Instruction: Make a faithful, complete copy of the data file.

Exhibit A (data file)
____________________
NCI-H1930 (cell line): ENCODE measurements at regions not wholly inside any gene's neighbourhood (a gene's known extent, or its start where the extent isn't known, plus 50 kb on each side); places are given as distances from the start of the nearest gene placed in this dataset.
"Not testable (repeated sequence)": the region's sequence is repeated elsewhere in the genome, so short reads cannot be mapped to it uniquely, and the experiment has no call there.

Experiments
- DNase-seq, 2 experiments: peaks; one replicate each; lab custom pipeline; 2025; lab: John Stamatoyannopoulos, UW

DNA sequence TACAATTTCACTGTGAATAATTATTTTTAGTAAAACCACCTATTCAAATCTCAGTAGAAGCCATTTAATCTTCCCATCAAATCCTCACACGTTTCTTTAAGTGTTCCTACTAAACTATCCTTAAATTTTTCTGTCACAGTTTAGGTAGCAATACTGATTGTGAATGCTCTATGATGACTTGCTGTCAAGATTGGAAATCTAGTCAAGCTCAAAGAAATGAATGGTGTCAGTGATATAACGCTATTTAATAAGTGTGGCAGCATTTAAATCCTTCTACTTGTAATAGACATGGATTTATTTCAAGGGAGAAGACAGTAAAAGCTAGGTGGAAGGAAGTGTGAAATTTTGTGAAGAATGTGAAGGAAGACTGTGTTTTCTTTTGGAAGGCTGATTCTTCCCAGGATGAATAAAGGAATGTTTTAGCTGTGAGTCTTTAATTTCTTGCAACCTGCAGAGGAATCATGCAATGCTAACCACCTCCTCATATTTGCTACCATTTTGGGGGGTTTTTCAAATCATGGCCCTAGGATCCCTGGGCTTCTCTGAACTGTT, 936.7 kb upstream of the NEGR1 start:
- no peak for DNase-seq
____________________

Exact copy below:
NCI-H1930 (cell line): ENCODE measurements at regions not wholly inside any gene's neighbourhood (a gene's known extent, or its start where the extent isn't known, plus 50 kb on each side); places are given as distances from the start of the nearest gene placed in this dataset.
"Not testable (repeated sequence)": the region's sequence is repeated elsewhere in the genome, so short reads cannot be mapped to it uniquely, and the experiment has no call there.

Experiments
- DNase-seq, 2 experiments: peaks; one replicate each; lab custom pipeline; 2025; lab: John Stamatoyannopoulos, UW

DNA sequence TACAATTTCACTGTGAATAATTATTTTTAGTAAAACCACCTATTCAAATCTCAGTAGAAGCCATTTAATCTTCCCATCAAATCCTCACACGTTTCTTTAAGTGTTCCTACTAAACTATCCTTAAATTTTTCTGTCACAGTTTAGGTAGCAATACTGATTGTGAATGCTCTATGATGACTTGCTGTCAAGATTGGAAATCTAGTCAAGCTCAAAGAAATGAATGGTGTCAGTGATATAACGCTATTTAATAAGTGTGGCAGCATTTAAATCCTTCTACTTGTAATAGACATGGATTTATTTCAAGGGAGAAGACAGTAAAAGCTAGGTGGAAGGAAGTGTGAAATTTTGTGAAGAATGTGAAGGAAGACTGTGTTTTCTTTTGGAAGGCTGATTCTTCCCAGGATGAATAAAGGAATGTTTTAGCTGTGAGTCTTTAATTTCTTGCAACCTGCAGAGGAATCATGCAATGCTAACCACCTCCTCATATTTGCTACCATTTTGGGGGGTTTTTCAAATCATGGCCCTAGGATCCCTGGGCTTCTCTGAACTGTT, 936.7 kb upstream of the NEGR1 start:
- no peak for DNase-seq